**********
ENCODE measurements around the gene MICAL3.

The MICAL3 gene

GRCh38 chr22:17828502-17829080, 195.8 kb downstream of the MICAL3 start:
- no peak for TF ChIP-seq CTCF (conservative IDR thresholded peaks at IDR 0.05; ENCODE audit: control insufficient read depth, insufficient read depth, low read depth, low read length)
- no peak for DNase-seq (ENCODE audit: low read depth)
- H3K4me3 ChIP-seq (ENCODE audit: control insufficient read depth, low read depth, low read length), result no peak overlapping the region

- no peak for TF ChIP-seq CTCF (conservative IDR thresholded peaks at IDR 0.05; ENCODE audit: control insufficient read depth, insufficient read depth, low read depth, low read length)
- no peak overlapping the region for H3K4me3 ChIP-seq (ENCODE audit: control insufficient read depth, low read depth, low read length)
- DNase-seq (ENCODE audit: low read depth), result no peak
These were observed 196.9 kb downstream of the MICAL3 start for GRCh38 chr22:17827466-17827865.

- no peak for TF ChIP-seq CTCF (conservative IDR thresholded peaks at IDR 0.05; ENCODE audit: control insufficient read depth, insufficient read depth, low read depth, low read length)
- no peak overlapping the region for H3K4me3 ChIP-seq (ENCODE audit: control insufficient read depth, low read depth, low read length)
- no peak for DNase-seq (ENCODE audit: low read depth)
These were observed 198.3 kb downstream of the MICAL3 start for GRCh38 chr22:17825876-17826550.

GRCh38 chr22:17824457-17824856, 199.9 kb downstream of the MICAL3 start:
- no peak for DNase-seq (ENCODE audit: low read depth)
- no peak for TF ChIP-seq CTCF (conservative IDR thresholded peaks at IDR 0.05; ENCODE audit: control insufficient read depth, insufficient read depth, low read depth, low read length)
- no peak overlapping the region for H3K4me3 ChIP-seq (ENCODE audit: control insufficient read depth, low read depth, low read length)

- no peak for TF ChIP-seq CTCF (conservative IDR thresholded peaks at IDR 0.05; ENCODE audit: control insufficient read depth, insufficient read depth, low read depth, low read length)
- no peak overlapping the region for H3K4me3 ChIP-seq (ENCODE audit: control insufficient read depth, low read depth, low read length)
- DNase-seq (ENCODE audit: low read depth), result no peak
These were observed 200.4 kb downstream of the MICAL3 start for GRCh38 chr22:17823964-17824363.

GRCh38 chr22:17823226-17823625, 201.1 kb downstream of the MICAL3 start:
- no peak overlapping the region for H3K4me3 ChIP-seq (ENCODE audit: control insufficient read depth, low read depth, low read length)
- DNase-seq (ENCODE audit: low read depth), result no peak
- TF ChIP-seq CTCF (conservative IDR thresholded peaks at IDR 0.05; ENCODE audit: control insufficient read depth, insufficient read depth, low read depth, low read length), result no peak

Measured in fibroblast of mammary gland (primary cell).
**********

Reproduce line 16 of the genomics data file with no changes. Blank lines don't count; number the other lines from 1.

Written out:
- no peak for DNase-seq (ENCODE audit: low read depth)